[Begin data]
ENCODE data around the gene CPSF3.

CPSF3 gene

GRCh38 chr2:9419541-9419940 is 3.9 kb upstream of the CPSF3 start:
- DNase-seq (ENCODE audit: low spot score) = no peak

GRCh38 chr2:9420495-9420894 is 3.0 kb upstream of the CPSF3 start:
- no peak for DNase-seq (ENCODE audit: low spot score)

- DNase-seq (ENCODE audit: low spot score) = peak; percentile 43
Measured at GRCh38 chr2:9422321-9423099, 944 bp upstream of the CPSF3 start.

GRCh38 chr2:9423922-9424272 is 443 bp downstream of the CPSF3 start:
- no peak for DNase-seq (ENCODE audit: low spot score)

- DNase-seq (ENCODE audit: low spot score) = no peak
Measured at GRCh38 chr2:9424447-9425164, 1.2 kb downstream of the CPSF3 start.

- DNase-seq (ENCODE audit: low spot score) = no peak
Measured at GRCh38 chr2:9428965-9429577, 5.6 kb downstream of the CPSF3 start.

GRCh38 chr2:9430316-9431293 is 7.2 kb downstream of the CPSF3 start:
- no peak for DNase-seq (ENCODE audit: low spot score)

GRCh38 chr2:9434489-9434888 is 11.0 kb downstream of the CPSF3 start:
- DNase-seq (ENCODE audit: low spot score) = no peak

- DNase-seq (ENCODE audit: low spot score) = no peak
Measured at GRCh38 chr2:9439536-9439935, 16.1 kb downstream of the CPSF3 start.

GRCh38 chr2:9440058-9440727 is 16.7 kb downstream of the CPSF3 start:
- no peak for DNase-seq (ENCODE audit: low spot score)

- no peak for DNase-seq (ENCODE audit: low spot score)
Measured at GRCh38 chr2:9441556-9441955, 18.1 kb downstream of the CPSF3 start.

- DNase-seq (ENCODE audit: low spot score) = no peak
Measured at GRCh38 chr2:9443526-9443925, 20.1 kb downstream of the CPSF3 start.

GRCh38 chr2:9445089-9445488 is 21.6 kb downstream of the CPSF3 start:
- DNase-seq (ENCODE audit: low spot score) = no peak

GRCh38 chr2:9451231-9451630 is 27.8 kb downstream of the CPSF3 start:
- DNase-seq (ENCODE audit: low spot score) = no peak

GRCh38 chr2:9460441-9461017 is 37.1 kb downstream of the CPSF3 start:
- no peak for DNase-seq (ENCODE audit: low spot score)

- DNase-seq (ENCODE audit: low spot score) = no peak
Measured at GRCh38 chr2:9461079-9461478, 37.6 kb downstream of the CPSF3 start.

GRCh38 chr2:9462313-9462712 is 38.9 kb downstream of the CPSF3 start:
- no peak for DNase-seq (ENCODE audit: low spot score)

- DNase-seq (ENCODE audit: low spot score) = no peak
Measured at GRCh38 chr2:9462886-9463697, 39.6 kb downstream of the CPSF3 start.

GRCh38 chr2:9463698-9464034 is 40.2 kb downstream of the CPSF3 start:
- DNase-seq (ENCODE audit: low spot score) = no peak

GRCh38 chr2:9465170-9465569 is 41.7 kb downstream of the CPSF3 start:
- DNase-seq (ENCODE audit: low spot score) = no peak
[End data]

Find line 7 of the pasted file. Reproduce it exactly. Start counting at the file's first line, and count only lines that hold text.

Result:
- DNase-seq (ENCODE audit: low spot score) = peak; percentile 43